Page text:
html xmlns="" xml:lang="en" lang="en"> From the archives: Not impressed.

Wednesday, March 07, 2007

Not impressed.

I was looking through Slate’s slide show for Women’s History Month. I didn’t like it. They’re all so still, just sitting or standing or posed. The only dynamic picture of the bunch was of novelist Han Suyin, who looks vivid and engaged with the wind and the pier and photographer; they somehow made Martha Graham look still. A full four pictures had women with their heads thrown back, and I can just barely hold back a nasty comment accusing us of only wanting to see women in orgasm-like abandon. I do get that many of these women were extraordinary in the only way they could be in their times and that piercing thought is hard to photograph. But the only person who looks to have a useful skill is Amanpour. She is certainly the only woman portrayed with an actual tool. From the rest of the pictures, you would think Uncommon Women sit all day, pouting, smoking and looking directly at the camera (although a couple of them seem to entertain people). Fuck that.

And then today Slate had a bullshit slide show about women athletes. They managed to take one of the most dynamic possible subjects for photography and still show mostly women standing around. The fuck? Where is the flying layout contest for a disc? Where is a huge arcing spinkick about to descend on someone? The wheelchair racer and the diver have a sense of motion in their pictures and the wushu practioner shows some nice extension, but why all the pictures of pansy-ass flexibility? There was some teamwork, but only a bare nod to real competition, and certainly no sweaty, all-out, face-distorting aggressiveness, which is what athletes do. I've no doubt that those women trained ferociously, and are capable of feats that would make me gasp, and I want to see pictures of them going all out. No fucking portraits of their faces. I don't care what their muscular bodies look like in repose. I say bullshit.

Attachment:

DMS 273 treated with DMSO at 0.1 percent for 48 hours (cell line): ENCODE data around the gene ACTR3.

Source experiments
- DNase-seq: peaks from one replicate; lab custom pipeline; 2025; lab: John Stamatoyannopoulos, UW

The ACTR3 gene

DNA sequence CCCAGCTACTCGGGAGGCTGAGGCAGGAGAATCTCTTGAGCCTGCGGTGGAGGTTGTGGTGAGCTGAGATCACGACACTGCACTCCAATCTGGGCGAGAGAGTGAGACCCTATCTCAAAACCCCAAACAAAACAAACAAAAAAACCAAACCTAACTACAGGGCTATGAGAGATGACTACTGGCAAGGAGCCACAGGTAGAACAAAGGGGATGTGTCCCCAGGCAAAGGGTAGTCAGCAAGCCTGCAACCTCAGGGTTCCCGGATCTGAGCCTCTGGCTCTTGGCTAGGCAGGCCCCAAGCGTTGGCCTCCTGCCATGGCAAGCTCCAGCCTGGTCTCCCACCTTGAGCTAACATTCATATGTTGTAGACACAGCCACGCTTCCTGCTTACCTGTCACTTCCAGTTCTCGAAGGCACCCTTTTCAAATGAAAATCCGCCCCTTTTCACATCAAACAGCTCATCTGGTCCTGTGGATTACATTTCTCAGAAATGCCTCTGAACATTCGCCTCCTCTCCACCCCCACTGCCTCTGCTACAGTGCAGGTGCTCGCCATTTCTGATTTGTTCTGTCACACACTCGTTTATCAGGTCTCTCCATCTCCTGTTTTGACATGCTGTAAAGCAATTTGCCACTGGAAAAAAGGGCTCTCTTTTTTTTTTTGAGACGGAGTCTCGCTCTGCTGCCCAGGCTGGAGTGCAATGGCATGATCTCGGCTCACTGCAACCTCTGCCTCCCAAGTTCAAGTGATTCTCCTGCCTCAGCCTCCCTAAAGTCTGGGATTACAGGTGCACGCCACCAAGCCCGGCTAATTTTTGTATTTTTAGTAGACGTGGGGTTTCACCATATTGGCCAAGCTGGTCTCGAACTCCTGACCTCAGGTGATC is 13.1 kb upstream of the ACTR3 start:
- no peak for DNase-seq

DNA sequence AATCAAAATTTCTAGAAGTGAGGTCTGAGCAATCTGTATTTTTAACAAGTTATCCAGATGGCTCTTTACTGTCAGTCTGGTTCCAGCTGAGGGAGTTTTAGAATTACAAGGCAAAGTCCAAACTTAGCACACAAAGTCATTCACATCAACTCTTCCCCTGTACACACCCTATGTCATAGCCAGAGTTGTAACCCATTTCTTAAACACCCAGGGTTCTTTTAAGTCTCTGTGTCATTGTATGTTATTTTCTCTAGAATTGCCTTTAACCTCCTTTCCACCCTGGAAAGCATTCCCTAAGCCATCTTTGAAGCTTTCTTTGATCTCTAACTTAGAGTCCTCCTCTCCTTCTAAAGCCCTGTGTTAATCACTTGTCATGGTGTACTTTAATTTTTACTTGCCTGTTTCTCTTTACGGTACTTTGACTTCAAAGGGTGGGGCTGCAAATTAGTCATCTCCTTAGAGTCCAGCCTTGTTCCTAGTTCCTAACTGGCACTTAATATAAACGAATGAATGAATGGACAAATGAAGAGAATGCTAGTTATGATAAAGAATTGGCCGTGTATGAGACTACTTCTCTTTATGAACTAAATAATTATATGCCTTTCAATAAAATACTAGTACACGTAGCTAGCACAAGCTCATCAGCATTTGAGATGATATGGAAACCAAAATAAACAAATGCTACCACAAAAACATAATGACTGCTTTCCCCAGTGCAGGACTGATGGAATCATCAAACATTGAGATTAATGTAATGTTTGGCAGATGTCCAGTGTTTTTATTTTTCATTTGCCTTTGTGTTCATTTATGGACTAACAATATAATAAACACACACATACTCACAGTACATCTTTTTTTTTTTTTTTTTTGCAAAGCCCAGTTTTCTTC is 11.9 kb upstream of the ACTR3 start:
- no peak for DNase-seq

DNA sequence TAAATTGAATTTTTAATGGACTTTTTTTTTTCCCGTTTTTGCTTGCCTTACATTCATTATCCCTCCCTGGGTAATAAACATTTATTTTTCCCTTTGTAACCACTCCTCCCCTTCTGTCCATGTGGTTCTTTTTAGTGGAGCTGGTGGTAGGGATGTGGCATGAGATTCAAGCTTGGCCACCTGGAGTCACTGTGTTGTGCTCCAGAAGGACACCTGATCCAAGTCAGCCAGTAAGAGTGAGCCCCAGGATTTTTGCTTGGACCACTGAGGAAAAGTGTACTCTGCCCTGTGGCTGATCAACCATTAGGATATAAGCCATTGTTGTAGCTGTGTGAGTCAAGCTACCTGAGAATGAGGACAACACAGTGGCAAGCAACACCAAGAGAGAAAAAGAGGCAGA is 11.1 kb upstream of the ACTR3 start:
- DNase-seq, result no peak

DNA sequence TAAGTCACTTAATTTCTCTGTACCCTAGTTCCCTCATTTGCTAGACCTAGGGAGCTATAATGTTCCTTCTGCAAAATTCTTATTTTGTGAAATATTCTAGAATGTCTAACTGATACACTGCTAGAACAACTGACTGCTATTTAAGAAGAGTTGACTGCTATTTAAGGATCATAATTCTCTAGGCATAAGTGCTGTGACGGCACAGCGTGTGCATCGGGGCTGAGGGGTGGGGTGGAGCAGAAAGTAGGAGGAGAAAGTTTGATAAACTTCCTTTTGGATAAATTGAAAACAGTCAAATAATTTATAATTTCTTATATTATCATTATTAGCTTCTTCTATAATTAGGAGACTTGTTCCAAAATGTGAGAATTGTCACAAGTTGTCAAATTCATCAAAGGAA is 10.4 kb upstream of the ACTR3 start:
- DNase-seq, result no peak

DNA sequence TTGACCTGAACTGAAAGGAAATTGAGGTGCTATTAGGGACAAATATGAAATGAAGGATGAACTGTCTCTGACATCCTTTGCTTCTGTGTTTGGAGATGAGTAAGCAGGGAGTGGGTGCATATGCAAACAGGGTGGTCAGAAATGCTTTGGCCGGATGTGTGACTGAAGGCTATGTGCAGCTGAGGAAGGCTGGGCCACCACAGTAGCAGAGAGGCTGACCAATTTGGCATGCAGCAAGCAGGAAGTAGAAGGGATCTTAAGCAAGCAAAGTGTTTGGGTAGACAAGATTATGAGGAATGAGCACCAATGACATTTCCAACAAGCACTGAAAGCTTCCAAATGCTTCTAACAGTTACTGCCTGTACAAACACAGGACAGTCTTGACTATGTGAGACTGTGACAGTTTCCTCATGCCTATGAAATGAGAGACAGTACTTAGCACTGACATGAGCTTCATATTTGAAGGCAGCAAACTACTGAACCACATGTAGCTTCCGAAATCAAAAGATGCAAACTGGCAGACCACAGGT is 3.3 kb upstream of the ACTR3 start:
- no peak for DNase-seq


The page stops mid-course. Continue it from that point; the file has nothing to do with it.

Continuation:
Anonymous Anonymous said...

Julia Child is *surrounded* by her tools.

I like the way you make your nasty comment by way of holding it back.


6:38 PM  
Blogger Alison said...

The WHM photos were certainly a weird bunch. Some odd choices of subject (Isabella Rossellini?) and some odd choices of picture (Jane Fonda as Barbarella rather than e.g. campaigning or demonstrating?). Not exactly inspiring.

12:43 AM  
Anonymous bill said...

Yes, the women's sports pictures had a fair number of curiosities/Arbus-like shots. And as a fan of the US women's national soccer team, I love Kristine Lilly, but a good picture of Abby Wambach heading or Kate Markgraf (with black eye) tackling would be a lot more fun.

6:55 AM  
Blogger PG said...